Above all, the software architect has strong communication skills and solid business sense. They need to be at ease with business customers as well as their technical peers. An architect can explain technical concepts in terms business customers can readily understand, then turn around and “geek out” with the development team to talk about technical issues. They have a solid understanding of the business domain that their team’s product supports. Through discussions, meetings and conversations with business customers they come to understand the problems their customers are trying to solve. This helps establish the context that the development team serves.
Part of those strong communications skills is negotiating. The world isn’t perfect; the architect can find themselves in a situation where there are competing priorities among various groups in the organizations. A skilled architect can find common ground with all these groups and arrive at an optimal solution. It may not the perfect one they had in mind, nevertheless it is agreeable to everyone.
I have also met some very skilled software architects who came into the role from job functions other than software development, such as systems analysis. They’ve acquired a decent amount of technical expertise in their career, typically by way of development roles they had prior to their current role.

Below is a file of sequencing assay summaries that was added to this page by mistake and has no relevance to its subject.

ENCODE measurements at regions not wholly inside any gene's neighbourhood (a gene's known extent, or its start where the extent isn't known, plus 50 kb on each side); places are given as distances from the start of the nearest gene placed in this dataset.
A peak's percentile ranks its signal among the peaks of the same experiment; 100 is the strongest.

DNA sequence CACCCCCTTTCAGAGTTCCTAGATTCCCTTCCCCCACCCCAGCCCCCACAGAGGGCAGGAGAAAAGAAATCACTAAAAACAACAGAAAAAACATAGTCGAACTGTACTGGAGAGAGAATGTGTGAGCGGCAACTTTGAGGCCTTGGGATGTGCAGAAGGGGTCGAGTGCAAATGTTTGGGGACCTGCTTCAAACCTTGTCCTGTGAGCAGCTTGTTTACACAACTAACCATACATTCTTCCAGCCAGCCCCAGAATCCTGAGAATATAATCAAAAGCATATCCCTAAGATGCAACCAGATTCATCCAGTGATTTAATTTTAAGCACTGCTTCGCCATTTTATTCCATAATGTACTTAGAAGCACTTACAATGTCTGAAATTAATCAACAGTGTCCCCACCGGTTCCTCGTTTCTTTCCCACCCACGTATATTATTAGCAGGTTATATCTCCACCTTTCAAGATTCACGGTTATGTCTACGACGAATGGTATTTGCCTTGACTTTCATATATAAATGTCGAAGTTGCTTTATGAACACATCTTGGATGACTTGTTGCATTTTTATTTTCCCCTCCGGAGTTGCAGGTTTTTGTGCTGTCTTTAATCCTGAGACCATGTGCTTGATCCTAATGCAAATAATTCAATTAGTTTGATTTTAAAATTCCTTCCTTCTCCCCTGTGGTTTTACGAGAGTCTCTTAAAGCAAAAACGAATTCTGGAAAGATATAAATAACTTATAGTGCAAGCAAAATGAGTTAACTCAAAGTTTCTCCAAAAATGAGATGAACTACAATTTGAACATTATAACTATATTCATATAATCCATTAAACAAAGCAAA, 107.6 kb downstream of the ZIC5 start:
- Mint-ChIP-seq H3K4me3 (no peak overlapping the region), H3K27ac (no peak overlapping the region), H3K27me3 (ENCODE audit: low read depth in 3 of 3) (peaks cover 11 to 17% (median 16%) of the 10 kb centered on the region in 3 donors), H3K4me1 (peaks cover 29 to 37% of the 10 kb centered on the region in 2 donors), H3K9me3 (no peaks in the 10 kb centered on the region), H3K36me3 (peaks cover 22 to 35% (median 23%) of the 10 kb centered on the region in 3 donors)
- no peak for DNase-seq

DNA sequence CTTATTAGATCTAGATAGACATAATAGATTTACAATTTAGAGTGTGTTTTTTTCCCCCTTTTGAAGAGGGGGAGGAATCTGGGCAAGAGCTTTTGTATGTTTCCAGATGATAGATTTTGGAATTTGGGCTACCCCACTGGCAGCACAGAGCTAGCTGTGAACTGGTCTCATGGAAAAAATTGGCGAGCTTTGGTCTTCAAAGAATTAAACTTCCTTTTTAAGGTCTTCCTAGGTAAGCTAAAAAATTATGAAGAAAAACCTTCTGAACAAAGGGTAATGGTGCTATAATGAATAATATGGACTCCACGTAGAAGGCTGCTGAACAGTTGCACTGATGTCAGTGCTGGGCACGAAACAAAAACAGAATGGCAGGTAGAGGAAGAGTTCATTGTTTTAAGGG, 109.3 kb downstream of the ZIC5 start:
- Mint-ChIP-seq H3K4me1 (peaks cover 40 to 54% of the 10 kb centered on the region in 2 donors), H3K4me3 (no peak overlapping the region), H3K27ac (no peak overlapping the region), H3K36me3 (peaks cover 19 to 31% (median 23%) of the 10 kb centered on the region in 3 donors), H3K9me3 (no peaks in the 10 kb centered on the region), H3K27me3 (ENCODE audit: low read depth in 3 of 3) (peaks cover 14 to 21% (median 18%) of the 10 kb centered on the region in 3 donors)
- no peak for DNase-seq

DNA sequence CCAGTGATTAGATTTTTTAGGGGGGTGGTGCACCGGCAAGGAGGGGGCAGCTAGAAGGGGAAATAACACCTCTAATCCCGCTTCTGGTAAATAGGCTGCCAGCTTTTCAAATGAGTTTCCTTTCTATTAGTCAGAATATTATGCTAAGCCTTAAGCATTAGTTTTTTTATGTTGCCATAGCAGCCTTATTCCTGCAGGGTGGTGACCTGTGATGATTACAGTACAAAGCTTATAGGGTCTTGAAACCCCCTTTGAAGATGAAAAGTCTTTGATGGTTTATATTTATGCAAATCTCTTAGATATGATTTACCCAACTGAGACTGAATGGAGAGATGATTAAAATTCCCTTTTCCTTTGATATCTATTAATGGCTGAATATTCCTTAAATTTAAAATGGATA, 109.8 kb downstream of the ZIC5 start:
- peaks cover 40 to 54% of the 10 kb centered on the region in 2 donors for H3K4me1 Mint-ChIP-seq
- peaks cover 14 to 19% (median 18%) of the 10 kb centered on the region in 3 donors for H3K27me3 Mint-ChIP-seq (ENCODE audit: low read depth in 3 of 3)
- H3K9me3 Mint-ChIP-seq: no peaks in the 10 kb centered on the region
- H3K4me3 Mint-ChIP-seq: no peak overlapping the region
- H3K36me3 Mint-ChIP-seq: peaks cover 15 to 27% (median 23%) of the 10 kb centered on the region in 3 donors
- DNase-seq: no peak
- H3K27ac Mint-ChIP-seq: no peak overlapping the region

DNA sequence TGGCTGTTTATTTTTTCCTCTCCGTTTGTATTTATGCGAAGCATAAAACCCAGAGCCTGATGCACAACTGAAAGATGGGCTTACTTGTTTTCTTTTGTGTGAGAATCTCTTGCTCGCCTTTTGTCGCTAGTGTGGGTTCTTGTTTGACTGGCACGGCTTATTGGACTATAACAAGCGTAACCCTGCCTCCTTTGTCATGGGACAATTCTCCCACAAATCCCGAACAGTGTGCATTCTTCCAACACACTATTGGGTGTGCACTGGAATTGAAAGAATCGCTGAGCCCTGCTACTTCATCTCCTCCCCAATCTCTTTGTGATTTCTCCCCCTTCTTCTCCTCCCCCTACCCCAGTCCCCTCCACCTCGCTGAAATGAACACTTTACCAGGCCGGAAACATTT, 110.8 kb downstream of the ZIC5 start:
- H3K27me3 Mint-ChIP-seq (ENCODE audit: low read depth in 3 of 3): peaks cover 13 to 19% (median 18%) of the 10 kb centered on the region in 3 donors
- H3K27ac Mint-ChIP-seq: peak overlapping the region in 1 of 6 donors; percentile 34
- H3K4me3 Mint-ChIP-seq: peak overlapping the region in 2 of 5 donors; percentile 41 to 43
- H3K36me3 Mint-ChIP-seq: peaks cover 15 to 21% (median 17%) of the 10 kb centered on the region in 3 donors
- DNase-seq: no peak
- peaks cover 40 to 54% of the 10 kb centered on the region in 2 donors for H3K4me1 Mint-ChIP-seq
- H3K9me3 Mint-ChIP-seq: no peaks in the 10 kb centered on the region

What Does a Software Architect Do?
A software architect works with the development team to design and build a software product, and provides technical leadership to the team. Using their broad technical knowledge, the architect works with the team to design an architecture that fulfills the stated business requirements. They mentor team members, teach them the intricacies of the frameworks of the technology stack, perform code reviews, and develop reference implementations. They ensure the architecture meets the characteristics that are important to the business, such as scaleability, performance, security, reliability, etc. Over time, an architect guides the team as they evolve the product in response to the inevitable enhancements and bug fixes. They ensure the product continues to meet the stated business requirements and architecture characteristics.